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From: Dan Parmenter <dan@lec.com>
Subject: (urth) God and the Lizard People
Date: Wed, 2 Jun 1999 15:27:39 

From: Michael Straight <straight@email.unc.edu>


> A.  There is no God.
> B.  The alien race is an illusion of Satan designed to deceive humanity.
> C.  God exists, but his relationship to this alien race is something
>     we don't understand.
> Everyone in the book seems to think A and B are the only two
> possibilities.  No one even considers C.  C seems so obvious and B so
> far-fetched that I was unable to believe in the characters or their
> debates.

To bring your thoughts in line with my earlier post, perhaps
hypothesis "C" is essentially Lewis's Space Trilogy.

I admit that the story is somewhat contrived, but in the context of
the experience of reading it, I have to say that it is compelling.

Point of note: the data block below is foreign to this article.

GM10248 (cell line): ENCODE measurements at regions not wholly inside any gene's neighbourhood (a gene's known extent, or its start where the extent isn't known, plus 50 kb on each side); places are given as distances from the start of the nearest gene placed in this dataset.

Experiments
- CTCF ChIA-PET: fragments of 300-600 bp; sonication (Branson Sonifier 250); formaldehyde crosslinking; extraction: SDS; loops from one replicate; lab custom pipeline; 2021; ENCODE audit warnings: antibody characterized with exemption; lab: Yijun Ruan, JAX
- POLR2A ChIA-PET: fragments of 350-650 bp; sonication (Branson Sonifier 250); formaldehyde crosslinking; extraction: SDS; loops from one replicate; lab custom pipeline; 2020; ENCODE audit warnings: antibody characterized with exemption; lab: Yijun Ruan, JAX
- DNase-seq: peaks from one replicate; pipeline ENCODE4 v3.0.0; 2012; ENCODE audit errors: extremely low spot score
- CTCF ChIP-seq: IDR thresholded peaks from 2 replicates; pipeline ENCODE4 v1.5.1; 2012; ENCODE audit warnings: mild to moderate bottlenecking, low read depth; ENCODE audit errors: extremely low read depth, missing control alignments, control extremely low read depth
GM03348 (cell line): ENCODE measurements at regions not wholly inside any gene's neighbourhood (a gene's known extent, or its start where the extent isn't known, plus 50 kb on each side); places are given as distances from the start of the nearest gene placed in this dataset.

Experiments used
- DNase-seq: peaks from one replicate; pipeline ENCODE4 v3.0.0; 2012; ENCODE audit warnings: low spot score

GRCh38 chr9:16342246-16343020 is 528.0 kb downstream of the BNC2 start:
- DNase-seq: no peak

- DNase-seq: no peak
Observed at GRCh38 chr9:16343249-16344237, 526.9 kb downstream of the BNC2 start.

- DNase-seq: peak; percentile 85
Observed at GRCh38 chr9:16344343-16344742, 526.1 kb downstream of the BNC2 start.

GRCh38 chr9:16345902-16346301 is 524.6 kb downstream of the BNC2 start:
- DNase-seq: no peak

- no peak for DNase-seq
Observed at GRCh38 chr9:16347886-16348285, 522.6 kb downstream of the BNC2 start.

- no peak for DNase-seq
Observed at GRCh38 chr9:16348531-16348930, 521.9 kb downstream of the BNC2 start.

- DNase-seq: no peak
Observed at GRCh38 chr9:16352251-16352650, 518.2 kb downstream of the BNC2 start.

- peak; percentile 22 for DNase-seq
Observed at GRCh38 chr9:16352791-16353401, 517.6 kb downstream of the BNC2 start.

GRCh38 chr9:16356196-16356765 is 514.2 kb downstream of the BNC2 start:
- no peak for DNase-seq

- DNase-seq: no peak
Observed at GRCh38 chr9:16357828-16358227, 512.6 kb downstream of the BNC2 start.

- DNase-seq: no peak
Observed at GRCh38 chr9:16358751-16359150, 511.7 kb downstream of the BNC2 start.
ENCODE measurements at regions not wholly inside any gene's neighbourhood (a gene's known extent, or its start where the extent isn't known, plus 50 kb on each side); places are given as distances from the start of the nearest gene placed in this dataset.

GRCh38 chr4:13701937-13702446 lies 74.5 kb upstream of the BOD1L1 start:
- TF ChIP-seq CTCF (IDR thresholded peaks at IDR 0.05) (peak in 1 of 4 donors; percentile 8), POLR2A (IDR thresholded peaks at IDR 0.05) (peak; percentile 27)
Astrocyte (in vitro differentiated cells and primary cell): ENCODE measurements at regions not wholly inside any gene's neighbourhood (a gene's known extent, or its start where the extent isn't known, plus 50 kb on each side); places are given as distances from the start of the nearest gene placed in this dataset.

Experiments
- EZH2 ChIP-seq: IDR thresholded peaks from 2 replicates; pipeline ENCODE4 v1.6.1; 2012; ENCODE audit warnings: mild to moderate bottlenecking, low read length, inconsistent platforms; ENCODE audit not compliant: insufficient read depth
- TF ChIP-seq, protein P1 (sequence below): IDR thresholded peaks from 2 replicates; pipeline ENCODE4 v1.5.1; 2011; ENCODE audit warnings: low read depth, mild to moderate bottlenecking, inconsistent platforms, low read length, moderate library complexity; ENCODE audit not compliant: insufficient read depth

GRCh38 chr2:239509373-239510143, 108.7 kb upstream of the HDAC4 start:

It's also got some great dynamics between the priest/biologist and his
"hard science" colleague with his contempt for religion and biology.
I think that Blish conveys the protaganist's thought process very
well (damn, I can't remember any of the characters' names!).

> Which reminds me of another question I have about Wolfe's Catholicism. 
> There's a statement of his which gets quoted frequently, something like
> "I'm a practicing Catholic, but that probably tells you less about what I
> believe than you think."  I wonder if he meant that he's not entirely
> orthodox in his beliefs, or that most people's ideas about what orthodox
> Catholics believe are wrong.

I take this statement to be Wolfe's defense against those who would
dismiss him and his views out of hand, simply because he's a
Catholic.  Maybe it's a subtle way of saying that he's pro-choice.

Lex Shellac

*More Wolfe info & archive of this list at http://www.urth.net/urth/

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